Our perceptions and experience define meaning

Scientists talk about things differently than normal people. I don’t think it’s intentional. Maybe the same sort of thing happens in other disciplines. After a while, language simply starts to mean different things to different people based upon their shared experiences. 

The reason we are able to communicate at all is because we share some similar experiences. We think the sky is blue because we were told it is blue. If someone had told you as a toddler that the sky was red, like someone told me, growing up normal like I have would be a miracle. When I say that a destination is a block away, most of us have some shared experience with what a block means.

However, when we make the decision to delve deeply into any subject, the experiences we have compared to the experience of others can be different. At that point language can start to have different meaning from that of normal people. (I am assuming here that only abnormal people delve deeply into subjects.) A good example of this is watching ESPN. What are those guys talking about? 

This column is a good example of the strange use of language. I maintain that I am normal despite harboring earlier beliefs that the sky is red. I then say that only abnormal people delve deeply into subjects, which I have sometimes done. My saving grace, as far as being normal is concerned, (assuming I have any saving graces) is that I think I might have ADD and seldom delve deeply into anything before I get distracted. 

Now, what was I saying? Oh yes, scientific language. It goes beyond just the use of weird Latin terms like “Macrocanthorhynchus hirudinaceous,” or chemical jargon like “six hydroscopic ambaphascient tetra halide.”

Sometimes understood concepts in science become obscured in everyday usage. 

For example, most people know that when they speak about “neutrality” they are talking about something in the middle between two extremes. In fact, that may not be what “neutral” means at all for scientists.

For example, in chemistry, a neutral solution is a solution that is neither acid nor base. Neutrality is sometimes achieved by mixing acids and bases in such a manner that they cancel each other out. However, it can also be achieved in a solution that simply does not ionize.  In other words, a neutral solution is not in a state of being acid or base.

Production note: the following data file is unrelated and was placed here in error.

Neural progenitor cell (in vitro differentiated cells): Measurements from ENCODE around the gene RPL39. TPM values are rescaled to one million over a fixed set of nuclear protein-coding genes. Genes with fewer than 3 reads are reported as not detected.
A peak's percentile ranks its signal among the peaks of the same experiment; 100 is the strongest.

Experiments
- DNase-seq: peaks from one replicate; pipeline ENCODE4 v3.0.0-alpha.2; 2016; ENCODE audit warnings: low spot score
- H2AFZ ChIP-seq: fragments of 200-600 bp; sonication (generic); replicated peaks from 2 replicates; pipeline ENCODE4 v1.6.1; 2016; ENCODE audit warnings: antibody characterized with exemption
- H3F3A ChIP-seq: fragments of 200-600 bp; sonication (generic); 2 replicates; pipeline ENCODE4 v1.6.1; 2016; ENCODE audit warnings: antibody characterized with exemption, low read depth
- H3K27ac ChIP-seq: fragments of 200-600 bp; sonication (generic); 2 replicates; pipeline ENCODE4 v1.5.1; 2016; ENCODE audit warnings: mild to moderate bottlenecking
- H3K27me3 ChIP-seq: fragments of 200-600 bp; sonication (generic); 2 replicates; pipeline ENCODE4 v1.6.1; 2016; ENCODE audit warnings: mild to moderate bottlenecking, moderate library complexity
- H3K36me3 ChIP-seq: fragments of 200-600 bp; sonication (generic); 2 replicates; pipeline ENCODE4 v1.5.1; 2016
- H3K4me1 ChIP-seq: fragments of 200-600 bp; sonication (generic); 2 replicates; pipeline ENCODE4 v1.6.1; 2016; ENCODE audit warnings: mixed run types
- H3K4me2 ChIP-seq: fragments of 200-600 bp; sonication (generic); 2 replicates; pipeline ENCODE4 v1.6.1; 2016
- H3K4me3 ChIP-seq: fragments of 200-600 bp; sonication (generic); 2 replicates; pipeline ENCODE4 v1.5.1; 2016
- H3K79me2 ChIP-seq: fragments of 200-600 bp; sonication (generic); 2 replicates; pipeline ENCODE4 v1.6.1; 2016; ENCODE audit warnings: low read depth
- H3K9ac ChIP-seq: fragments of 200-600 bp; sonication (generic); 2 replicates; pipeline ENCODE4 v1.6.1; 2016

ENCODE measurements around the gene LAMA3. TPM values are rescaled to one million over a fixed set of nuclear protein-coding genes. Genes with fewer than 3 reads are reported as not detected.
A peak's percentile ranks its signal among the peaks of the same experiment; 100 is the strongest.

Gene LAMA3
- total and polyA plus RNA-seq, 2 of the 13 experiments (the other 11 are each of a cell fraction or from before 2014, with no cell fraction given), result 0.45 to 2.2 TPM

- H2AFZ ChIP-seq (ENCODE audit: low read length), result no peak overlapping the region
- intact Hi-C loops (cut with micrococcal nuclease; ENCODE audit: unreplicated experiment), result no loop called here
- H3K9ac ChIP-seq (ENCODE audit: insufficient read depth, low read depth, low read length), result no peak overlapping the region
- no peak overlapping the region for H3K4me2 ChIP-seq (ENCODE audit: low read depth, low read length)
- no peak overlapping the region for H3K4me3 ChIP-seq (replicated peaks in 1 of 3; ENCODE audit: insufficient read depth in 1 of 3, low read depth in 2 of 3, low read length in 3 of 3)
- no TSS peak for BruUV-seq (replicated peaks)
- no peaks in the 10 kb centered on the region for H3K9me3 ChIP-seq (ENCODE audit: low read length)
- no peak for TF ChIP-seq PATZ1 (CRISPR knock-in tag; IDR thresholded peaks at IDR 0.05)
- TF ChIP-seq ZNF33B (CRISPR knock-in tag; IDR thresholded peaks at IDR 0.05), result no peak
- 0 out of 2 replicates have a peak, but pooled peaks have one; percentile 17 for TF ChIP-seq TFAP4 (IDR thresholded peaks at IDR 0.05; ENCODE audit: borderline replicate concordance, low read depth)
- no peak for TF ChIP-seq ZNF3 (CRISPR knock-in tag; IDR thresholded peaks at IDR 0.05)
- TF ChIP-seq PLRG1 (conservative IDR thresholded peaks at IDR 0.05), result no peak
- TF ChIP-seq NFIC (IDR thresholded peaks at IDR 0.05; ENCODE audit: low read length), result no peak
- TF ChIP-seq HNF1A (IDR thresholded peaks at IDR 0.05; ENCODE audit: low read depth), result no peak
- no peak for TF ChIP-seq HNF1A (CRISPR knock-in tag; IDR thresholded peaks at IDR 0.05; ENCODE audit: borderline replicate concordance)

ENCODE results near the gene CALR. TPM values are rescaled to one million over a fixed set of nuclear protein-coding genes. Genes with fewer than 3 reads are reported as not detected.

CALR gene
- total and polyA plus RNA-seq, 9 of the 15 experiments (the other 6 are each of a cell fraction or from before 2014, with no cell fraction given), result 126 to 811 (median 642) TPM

In physics, neutral refers to the lack of any electrical charge. Neutral is not half positive and half negative. It is non-electric, at least at the moment. In the physical world, a car in neutral is not halfway between fast and slow, or forward and back. A car in neutral isn’t in any gear at all. 

I guess most of the time these little differences don’t matter. If I don’t know that the “five hole” is the gap between the goalie’s knees in hockey, it doesn’t make much difference. I don’t watch hockey. But sometimes the nuances of language can be worth examining. 

When we use the word neutral to mean something or someone in the middle, it may be very misleading. What did it mean to not take sides in World War II? Switzerland was neutral. Did that mean they were in the middle between good and evil, that they aren’t in either condition, or that they don’t know the difference? Since good and evil depend upon a standard, like gears or electrical currents, does that mean Switzerland had no standards of good and evil?

What does it mean when people maintain that government has to be neutral when it comes to standards of behavior such as are found in religion, ethics, or morality? Does that mean government must take no stand, or does that mean there are no standards for government? What if the sky really is red and we’ve all been told wrong?

Gary McCallister, .(JavaScript must be enabled to view this email address), is a professor of biology at Colorado Mesa University.


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